5 Signs of a Potential Learning Disability in a Child

When the signs of a learning disability are identified early, children can be given the right help to develop key skills that they will use throughout their lives. Often the first signs can be subtle and, as such, are unfortunately easy to miss if you don’t know what to look out for.

So, if you have concerns about a child in your care or you simply want to understand what you should be looking out for, here are some of the most common signs that could indicate a potential learning disability in a child.

1. Difficulties with organization

Many children find reading, writing and/or mathematics challenging, however, children with a learning disability are more likely to experience more profound and long-lasting difficulties. For example, children may take longer to identify connections between letters and sounds, reverse similar looking letters, and mix up their words. Children with learning disabilities may also find it challenging to identify sequences of numbers or confuse different arithmetic symbols.

Often, these difficulties affect other areas of everyday life, including telling the time and following directions.

2. Difficulties with organization

Children with a learning disability may find it particularly challenging to organize their belongings and their time. In addition to frequently misplacing homework, schoolbooks or favourite toys, they may also find it difficult to complete assignments within an allocated period of time.

3. Difficulties with fine motor skills

Many of us have moments of clumsiness throughout our lifetimes, however, when this clumsiness is more profound or combined with issues such as poor balance and difficulties when drawing, colouring, and writing, it could be indicative of a learning disability. You may notice that a child avoids using pens and pencils because they are having issues with coordination or that they appear to be experiencing more scrapes and bumps than other children of a similar age.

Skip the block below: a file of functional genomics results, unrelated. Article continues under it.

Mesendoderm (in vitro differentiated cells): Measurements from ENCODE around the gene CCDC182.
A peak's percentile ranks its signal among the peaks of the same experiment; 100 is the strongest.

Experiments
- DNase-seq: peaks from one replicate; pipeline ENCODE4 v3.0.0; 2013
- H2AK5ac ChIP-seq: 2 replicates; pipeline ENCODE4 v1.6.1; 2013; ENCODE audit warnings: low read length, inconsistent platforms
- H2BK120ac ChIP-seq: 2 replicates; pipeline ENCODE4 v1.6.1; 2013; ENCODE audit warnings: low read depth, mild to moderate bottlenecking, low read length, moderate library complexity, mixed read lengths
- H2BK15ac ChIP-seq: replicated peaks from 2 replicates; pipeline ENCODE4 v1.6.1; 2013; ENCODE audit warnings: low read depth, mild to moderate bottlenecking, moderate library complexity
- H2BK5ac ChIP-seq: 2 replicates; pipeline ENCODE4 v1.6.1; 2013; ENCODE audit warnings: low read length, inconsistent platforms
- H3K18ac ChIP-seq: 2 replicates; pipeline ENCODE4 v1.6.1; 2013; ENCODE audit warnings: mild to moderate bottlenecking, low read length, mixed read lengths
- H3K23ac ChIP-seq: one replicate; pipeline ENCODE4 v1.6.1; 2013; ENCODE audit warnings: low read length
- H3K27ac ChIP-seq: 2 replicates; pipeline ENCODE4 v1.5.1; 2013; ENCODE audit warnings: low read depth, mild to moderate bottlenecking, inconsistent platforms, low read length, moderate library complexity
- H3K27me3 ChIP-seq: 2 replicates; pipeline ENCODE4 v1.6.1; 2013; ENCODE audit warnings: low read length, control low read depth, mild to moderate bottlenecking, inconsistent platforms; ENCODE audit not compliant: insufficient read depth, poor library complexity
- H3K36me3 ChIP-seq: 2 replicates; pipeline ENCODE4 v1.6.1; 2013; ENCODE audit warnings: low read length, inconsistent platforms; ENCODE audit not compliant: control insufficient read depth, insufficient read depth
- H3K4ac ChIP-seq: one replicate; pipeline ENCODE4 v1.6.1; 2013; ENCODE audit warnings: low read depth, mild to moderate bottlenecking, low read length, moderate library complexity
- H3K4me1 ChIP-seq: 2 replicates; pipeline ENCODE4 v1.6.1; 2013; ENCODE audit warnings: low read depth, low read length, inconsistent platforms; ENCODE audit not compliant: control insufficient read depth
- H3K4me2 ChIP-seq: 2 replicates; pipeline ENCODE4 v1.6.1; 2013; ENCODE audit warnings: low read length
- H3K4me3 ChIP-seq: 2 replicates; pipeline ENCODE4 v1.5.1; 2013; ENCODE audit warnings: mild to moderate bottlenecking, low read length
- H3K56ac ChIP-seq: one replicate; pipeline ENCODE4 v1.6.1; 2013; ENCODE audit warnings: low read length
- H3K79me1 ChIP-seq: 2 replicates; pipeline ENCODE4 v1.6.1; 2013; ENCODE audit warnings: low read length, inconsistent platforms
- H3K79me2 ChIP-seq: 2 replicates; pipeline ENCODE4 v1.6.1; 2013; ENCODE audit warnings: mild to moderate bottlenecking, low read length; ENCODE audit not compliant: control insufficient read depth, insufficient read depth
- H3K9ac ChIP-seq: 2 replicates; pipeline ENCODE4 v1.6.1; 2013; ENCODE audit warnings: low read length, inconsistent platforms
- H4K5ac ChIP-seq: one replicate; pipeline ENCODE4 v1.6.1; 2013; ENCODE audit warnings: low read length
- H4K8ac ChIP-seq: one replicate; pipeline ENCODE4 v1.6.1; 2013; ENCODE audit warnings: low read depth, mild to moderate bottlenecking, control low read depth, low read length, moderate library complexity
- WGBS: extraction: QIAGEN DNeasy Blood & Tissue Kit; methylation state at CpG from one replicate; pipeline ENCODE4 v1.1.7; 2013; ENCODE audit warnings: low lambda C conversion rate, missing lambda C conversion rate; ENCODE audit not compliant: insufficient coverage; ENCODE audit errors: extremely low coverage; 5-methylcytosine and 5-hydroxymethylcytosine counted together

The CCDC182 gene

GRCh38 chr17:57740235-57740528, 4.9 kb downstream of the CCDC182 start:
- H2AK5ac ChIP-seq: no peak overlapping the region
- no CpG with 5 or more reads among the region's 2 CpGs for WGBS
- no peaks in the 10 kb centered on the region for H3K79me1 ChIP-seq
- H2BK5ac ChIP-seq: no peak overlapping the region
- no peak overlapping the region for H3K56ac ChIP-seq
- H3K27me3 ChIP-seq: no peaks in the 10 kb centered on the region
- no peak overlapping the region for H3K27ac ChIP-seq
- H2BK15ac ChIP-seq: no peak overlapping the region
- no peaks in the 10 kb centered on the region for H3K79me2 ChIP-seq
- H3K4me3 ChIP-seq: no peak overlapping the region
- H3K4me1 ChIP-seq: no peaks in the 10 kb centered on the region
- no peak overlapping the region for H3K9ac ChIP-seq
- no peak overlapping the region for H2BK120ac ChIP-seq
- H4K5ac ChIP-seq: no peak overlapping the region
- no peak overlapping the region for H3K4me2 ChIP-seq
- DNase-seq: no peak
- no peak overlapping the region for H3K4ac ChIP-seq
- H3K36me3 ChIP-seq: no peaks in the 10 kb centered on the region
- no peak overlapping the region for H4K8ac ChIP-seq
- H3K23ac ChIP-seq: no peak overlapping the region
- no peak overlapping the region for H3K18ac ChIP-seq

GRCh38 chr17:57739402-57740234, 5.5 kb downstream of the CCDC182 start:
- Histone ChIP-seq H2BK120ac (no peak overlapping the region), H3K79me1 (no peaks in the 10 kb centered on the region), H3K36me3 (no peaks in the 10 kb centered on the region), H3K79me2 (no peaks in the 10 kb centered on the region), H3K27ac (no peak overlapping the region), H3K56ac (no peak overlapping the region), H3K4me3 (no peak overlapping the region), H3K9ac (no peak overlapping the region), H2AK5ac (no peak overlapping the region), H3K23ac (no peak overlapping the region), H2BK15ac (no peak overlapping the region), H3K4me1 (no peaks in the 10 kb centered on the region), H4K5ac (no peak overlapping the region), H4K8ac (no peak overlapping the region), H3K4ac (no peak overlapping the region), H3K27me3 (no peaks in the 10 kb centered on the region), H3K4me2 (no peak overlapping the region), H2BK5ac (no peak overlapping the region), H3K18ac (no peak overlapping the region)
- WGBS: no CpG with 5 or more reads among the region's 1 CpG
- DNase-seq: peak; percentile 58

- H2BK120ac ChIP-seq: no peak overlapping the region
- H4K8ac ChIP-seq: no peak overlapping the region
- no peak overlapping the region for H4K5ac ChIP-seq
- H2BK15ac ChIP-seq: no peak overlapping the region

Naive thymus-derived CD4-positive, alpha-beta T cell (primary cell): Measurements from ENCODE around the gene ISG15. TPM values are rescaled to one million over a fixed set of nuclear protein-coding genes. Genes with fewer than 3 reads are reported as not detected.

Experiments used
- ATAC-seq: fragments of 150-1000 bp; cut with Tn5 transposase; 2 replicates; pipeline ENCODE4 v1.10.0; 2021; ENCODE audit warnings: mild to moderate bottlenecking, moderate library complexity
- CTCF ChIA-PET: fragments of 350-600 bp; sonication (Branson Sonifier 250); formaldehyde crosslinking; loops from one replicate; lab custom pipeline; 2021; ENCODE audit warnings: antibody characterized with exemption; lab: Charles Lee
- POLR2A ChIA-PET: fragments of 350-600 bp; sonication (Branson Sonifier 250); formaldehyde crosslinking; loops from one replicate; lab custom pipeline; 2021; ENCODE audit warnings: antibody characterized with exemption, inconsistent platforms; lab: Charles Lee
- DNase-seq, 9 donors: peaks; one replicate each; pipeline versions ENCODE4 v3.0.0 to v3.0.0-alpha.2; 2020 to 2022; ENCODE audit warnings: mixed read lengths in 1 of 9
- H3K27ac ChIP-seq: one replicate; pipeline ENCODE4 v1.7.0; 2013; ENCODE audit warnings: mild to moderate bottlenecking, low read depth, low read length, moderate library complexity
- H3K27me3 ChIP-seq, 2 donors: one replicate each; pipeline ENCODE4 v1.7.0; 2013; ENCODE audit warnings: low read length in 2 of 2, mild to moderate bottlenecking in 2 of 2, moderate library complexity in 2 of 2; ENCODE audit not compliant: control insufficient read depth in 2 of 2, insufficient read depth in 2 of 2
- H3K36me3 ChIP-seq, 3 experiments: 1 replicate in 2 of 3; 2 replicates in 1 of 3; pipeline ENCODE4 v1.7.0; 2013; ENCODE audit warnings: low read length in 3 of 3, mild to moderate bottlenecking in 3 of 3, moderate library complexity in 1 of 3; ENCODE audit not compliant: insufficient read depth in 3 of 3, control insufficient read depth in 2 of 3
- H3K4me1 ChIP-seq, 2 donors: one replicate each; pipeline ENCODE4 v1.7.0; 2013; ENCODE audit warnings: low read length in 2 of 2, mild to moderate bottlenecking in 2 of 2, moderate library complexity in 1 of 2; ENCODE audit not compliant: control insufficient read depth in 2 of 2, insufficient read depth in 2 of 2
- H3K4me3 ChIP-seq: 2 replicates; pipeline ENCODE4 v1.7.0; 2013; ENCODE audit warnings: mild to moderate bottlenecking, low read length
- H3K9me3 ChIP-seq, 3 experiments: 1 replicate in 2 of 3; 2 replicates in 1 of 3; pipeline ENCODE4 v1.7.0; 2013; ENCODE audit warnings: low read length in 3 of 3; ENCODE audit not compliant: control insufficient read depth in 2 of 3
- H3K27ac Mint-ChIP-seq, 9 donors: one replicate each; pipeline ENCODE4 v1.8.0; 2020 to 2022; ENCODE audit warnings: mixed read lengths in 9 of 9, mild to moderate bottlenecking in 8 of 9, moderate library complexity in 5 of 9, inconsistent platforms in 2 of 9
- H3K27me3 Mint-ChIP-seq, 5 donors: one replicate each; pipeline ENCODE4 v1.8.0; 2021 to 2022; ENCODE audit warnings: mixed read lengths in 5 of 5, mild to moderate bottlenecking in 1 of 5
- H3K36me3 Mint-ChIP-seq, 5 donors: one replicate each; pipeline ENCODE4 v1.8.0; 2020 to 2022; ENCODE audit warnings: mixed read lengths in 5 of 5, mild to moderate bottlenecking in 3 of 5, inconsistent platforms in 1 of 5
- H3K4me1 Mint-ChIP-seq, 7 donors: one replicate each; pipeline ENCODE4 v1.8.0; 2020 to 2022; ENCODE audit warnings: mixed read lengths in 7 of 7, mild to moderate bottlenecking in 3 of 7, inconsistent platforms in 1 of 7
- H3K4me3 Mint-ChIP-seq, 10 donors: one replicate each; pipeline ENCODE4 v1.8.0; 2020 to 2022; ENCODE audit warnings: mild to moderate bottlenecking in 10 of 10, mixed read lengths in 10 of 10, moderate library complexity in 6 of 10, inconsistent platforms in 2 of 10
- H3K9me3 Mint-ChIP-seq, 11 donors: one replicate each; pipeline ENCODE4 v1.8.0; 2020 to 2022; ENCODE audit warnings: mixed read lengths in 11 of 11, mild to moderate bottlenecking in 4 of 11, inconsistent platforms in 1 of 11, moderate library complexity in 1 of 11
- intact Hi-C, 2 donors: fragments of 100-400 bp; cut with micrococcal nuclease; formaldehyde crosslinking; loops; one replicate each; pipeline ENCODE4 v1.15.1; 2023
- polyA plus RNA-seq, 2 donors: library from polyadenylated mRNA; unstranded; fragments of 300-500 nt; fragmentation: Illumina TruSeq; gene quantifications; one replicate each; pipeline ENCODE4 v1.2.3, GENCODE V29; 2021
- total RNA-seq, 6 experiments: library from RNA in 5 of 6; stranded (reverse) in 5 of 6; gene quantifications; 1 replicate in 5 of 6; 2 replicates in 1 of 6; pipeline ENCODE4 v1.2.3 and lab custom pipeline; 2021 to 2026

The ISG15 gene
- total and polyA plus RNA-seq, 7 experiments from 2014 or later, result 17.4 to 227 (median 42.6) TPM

4. Difficulties with social behaviours

Children with learning disabilities may not display the same social behaviours as their peers and this can manifest in a variety of different ways. Some of the most common signs include a reluctance to engage with other children, playing alone, becoming easily frustrated, and displaying temper tantrums that are difficult to manage.

5. Memory issues

Often, children with learning disabilities find it difficult to remember information which becomes especially apparent when they are asked to recall something that another person has just told them. There are a variety of reasons why this symptom can manifest, but learning disabilities can often cause feelings of restlessness and distraction, which is a significant contributor.

The advantages of special needs classes

Research has illustrated that early intervention can be extremely effective for children and young people with learning disabilities. There are numerous, high quality special needs public schools in Toronto, as well as dedicated programs that are designed to meet the needs of every child.

Special needs public schools in Toronto

The city of Toronto has a wide range of programs and special needs classes, covering both elementary and high school classes, all of which are designed to provide people with the right support at the right times.

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